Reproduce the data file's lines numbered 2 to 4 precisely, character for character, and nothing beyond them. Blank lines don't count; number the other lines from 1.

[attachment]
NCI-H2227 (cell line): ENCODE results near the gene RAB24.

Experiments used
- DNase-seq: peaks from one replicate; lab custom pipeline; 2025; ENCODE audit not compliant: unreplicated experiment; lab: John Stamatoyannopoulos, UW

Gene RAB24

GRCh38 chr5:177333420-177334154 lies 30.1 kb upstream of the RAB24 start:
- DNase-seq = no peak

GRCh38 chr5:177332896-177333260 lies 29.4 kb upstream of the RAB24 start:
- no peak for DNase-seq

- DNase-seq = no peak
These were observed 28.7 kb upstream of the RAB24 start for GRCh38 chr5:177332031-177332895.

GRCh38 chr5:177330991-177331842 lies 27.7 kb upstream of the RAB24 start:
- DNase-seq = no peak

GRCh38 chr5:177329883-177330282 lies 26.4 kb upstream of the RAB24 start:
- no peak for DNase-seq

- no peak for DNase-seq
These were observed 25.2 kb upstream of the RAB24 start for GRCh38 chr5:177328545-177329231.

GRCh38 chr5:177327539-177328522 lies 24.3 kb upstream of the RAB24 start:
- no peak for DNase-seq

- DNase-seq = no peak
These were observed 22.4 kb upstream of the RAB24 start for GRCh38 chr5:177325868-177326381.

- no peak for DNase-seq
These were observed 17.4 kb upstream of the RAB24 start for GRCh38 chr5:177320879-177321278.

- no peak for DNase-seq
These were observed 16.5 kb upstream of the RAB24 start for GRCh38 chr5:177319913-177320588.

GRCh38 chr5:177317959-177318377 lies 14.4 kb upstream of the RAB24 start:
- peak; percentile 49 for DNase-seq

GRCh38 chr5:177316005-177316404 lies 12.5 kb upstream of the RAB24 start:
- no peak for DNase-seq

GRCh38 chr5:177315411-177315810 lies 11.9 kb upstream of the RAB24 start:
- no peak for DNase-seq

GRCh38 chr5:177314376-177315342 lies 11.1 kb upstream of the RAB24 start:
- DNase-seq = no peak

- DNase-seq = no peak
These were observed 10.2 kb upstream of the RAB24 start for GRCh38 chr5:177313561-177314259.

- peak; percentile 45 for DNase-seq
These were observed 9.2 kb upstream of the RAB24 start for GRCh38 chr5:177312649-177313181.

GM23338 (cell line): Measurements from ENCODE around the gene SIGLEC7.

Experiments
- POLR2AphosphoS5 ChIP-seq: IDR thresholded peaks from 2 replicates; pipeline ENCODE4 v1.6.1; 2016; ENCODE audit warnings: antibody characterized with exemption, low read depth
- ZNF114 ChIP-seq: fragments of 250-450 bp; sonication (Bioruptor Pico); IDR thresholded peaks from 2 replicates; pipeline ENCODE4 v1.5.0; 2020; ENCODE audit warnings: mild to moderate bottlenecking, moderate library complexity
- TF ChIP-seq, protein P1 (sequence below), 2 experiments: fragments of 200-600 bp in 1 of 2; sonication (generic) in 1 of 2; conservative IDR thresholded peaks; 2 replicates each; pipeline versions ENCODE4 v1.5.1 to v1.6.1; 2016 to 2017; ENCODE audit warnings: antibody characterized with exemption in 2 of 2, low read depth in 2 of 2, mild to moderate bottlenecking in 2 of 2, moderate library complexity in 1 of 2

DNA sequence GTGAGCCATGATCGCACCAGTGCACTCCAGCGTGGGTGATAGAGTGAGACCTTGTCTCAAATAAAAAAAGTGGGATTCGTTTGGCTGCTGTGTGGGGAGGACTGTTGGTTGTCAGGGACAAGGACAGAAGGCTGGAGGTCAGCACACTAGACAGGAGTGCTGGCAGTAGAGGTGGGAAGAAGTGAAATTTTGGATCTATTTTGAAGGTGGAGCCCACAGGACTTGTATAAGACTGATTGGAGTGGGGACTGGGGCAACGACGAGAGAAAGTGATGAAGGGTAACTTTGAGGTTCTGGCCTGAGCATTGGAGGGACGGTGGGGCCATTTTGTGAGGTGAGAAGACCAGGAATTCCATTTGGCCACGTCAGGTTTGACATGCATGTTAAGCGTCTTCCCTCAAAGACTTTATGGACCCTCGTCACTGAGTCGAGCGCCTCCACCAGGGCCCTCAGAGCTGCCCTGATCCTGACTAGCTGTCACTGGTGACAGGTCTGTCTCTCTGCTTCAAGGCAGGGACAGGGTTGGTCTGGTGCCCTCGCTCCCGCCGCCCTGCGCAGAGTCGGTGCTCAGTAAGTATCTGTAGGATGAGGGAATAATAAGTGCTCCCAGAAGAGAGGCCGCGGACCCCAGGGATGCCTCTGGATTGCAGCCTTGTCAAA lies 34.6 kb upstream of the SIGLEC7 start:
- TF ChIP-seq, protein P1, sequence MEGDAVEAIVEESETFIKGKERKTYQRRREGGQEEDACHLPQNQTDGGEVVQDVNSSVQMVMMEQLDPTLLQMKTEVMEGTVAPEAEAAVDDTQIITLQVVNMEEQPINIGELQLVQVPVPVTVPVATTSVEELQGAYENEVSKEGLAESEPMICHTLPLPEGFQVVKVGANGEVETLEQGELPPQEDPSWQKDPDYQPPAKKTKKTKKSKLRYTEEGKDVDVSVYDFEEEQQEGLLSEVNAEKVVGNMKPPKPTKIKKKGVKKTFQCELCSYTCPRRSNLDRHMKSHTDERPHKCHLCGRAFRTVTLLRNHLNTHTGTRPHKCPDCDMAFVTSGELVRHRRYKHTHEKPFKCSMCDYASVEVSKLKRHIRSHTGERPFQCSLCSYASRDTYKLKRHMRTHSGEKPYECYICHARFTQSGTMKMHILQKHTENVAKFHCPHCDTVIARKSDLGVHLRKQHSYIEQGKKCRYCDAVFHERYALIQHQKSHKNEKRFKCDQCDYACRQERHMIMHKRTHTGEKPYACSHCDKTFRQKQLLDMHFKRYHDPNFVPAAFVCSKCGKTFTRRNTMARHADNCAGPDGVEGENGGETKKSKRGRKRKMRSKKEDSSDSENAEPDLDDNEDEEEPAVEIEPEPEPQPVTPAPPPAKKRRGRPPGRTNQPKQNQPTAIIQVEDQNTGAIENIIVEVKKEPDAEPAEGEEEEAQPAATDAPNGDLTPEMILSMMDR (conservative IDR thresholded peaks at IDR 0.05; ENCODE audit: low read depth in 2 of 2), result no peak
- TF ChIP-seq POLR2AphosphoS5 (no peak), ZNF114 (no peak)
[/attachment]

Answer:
Experiments used
- DNase-seq: peaks from one replicate; lab custom pipeline; 2025; ENCODE audit not compliant: unreplicated experiment; lab: John Stamatoyannopoulos, UW

Gene RAB24